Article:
Bring the auditors to account
THEY say a new broom sweeps clean, but the old one knows all the corners. We hope the new chief executive of beleaguered audit firm KPMG has been shown all the corners.
Nhlamu Dlomu takes over in the wake of top executives departing amid revelations of unethical work and allegations of involvement in “state capture”.
She said she was committed to rectifying “mistakes identified” at KPMG SA and determined to ensure the firm survived, jobs were saved and trust rebuilt.
A daunting task lies ahead for her and time is of the essence. She must sweep up quickly to protect the 3500 or so jobs on the line and restore the tattered reputation of the once-respected arm of the multinational consultancy.
The growing number of companies that have either severed ties with KPMG or are considering doing so suggests an urgent need for corrective action.
The auditing and management consulting fraternity has been tarnished. South Africa’s image, and that of its financial sector, has also been damaged.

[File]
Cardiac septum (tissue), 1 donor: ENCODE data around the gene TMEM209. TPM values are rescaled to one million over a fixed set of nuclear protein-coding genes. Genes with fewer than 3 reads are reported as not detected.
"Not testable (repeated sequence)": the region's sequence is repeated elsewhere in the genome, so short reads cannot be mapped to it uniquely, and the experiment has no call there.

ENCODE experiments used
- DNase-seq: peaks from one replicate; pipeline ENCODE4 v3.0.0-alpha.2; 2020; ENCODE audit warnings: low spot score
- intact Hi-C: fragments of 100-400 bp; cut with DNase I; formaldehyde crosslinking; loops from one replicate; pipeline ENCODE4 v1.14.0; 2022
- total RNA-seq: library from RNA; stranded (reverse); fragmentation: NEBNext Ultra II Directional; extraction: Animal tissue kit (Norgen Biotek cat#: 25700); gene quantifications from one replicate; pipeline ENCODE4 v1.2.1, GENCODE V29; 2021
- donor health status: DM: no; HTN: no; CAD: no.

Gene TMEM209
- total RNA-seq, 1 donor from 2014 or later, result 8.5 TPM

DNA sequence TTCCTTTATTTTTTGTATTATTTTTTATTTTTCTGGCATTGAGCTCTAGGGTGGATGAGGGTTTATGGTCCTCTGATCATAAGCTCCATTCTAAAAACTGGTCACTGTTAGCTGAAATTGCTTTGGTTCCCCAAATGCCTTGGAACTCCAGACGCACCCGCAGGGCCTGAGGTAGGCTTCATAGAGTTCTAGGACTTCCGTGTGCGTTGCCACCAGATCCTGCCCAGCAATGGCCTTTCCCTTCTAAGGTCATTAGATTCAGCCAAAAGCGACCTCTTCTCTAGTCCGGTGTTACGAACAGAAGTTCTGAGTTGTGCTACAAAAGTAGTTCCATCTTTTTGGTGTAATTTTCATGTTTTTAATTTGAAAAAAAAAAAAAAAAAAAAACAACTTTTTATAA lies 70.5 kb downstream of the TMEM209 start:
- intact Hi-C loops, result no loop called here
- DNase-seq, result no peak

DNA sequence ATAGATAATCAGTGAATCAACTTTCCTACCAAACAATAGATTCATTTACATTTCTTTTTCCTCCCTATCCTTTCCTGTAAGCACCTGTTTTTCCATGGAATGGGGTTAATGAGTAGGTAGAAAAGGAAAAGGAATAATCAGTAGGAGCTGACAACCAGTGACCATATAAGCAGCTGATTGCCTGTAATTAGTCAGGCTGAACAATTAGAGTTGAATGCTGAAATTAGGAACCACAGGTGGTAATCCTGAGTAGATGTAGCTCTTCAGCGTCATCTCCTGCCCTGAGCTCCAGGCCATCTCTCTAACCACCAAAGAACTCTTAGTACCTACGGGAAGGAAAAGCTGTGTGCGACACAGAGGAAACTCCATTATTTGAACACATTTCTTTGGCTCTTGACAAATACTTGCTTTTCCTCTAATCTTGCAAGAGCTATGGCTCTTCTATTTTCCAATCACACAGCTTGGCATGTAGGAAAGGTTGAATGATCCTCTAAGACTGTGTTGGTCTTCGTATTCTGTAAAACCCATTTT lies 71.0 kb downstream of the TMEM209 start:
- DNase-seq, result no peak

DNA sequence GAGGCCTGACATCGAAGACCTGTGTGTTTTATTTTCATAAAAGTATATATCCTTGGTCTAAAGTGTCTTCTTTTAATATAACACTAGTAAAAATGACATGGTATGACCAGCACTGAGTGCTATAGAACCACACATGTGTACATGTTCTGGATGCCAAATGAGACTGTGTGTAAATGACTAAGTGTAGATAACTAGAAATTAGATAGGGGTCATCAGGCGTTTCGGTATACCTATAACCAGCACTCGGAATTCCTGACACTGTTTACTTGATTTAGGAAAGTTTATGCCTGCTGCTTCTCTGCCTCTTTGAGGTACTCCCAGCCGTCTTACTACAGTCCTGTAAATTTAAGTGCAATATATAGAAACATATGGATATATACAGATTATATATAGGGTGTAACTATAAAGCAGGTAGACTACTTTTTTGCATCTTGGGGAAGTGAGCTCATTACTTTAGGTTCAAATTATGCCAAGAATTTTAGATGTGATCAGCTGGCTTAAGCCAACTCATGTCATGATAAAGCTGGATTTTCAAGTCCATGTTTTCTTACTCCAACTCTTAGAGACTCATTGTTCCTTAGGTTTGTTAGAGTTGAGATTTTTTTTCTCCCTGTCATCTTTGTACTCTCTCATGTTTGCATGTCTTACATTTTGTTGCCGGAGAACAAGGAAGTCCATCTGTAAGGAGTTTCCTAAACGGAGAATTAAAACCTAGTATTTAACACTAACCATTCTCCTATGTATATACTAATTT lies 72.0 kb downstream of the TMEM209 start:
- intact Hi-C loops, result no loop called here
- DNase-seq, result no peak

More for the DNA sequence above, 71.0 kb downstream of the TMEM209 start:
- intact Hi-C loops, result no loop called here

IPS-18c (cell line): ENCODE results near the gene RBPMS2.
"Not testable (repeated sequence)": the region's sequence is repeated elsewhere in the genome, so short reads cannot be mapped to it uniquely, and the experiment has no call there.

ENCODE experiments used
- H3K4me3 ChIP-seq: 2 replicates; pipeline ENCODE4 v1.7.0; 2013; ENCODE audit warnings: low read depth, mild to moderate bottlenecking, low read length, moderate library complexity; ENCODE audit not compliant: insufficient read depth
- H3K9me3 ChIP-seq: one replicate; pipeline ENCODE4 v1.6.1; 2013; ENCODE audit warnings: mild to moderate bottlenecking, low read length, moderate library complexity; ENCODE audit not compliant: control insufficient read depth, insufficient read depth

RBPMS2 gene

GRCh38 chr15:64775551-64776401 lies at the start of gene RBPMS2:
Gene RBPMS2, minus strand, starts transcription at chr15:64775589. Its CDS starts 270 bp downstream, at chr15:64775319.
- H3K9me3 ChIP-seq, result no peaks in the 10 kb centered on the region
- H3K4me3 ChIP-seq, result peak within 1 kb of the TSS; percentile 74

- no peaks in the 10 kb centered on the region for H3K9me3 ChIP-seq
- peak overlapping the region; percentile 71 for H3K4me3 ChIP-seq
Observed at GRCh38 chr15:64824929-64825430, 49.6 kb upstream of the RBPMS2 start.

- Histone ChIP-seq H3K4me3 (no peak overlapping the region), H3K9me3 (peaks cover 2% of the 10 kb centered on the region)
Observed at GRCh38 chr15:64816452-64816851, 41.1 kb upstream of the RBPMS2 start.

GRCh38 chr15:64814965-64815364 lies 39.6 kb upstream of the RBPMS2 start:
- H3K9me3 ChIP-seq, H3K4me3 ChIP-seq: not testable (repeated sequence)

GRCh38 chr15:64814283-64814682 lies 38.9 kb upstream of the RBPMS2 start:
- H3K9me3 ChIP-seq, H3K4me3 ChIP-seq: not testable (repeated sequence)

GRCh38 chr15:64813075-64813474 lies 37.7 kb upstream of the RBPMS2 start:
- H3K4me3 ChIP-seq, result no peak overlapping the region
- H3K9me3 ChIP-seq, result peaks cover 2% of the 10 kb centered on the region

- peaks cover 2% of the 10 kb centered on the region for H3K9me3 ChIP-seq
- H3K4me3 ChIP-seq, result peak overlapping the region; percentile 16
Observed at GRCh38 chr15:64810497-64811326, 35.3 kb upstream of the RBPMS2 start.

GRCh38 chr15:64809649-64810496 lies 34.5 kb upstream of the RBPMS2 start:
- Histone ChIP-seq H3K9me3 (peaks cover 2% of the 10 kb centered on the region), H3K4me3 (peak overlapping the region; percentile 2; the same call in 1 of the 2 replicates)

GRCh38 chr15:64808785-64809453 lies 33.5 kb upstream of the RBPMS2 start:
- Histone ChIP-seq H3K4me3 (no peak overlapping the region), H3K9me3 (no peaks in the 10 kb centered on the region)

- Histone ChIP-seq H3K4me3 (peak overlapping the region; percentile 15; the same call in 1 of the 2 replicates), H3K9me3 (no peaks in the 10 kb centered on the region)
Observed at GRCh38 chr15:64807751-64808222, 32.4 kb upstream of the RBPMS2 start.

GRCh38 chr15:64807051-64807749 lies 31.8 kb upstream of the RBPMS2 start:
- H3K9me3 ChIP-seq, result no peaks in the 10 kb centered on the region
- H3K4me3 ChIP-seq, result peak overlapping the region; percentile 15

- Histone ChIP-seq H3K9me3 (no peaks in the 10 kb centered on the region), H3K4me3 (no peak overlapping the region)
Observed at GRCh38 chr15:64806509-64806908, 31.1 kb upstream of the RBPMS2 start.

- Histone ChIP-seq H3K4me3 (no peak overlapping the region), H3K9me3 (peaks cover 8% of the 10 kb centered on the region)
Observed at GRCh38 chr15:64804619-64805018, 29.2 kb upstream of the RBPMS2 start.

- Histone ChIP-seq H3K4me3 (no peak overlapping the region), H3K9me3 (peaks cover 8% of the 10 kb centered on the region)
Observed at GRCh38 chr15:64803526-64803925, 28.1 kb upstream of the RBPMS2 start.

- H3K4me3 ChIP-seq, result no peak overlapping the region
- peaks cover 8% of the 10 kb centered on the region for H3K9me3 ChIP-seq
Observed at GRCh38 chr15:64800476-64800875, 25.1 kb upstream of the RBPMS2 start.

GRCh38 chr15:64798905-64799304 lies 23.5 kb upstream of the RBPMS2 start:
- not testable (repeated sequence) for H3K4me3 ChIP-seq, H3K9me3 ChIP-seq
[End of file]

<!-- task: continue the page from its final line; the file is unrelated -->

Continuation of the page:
Citizens are owed not just an apology and the return of the taxpayers’ money applied to any suspect work, but a complete accounting.
While the former head and his senior executives have exited, more repair work is needed. They must tell the truth. Somebody must be held to account and prosecutions must follow.
KPMG is one of the four major auditing firms South Africa’s financial sector trusted to hold to account private and stateowned enterprises. With this huge cloud hanging over its head, can we still trust it to do its job and help prevent the mismanagement of public and private resources that seems to be getting out of hand?
Corruption is taking a toll on our economy. Foreign investors hesitate to trust us with their money and locals are said to be sitting on as much as R700 billion.
The result is a subdued economy, revenue shortfalls for the fiscus and concern that the rot may set in if not arrested.
The University of Kwazulu-natal’s Nelson R Mandela Medical School has its own cloud of corruption following revelations of study places-for-sale. And KPMG has been at the centre of that investigation. With so many severing ties with this company, the student body has put pressure on the institution of higher learning to also cut ties with KPMG.
Is the university happy with KPMG’S work? So far, it has not expressed a view on the matter. But inaction will not help the university’s image. Perhaps the university should heed its student body.